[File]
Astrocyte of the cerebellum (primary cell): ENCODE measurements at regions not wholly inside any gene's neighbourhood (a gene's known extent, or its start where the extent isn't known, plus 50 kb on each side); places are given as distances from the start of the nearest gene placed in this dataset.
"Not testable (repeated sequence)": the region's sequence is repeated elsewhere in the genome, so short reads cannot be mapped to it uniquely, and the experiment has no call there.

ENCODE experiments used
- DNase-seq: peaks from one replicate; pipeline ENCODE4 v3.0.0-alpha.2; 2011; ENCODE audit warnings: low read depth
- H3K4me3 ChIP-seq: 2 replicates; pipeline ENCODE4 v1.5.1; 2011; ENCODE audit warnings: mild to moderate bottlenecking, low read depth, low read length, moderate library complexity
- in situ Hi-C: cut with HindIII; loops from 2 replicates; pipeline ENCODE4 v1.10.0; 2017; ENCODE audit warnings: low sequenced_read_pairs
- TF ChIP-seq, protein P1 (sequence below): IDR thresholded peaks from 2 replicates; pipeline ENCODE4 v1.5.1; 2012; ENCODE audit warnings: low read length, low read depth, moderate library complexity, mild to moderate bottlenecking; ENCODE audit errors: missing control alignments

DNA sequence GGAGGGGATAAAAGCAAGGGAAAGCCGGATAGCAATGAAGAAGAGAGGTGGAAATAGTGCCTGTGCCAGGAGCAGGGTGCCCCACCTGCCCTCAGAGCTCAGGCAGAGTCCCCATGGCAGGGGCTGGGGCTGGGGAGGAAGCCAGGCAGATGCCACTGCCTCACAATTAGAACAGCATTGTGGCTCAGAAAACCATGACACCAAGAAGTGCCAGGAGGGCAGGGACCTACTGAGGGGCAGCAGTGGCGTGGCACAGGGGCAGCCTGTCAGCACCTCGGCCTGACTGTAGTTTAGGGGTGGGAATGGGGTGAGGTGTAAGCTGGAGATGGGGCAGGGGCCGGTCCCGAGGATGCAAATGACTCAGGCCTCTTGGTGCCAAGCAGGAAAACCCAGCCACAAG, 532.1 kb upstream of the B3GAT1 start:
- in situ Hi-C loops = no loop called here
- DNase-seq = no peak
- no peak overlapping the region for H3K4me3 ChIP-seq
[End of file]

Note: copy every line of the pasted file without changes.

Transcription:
Astrocyte of the cerebellum (primary cell): ENCODE measurements at regions not wholly inside any gene's neighbourhood (a gene's known extent, or its start where the extent isn't known, plus 50 kb on each side); places are given as distances from the start of the nearest gene placed in this dataset.
"Not testable (repeated sequence)": the region's sequence is repeated elsewhere in the genome, so short reads cannot be mapped to it uniquely, and the experiment has no call there.

ENCODE experiments used
- DNase-seq: peaks from one replicate; pipeline ENCODE4 v3.0.0-alpha.2; 2011; ENCODE audit warnings: low read depth
- H3K4me3 ChIP-seq: 2 replicates; pipeline ENCODE4 v1.5.1; 2011; ENCODE audit warnings: mild to moderate bottlenecking, low read depth, low read length, moderate library complexity
- in situ Hi-C: cut with HindIII; loops from 2 replicates; pipeline ENCODE4 v1.10.0; 2017; ENCODE audit warnings: low sequenced_read_pairs
- TF ChIP-seq, protein P1 (sequence below): IDR thresholded peaks from 2 replicates; pipeline ENCODE4 v1.5.1; 2012; ENCODE audit warnings: low read length, low read depth, moderate library complexity, mild to moderate bottlenecking; ENCODE audit errors: missing control alignments

DNA sequence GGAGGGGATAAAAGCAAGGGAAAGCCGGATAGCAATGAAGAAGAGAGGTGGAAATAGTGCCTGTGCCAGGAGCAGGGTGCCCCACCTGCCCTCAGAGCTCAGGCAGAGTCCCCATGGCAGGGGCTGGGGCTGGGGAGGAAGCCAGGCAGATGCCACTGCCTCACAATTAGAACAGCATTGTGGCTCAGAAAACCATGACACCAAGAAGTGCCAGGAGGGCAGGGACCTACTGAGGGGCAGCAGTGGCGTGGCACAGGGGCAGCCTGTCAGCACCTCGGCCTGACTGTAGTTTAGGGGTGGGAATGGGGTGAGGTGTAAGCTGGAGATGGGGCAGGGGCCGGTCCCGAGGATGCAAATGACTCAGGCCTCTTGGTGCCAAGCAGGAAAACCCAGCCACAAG, 532.1 kb upstream of the B3GAT1 start:
- in situ Hi-C loops = no loop called here
- DNase-seq = no peak
- no peak overlapping the region for H3K4me3 ChIP-seq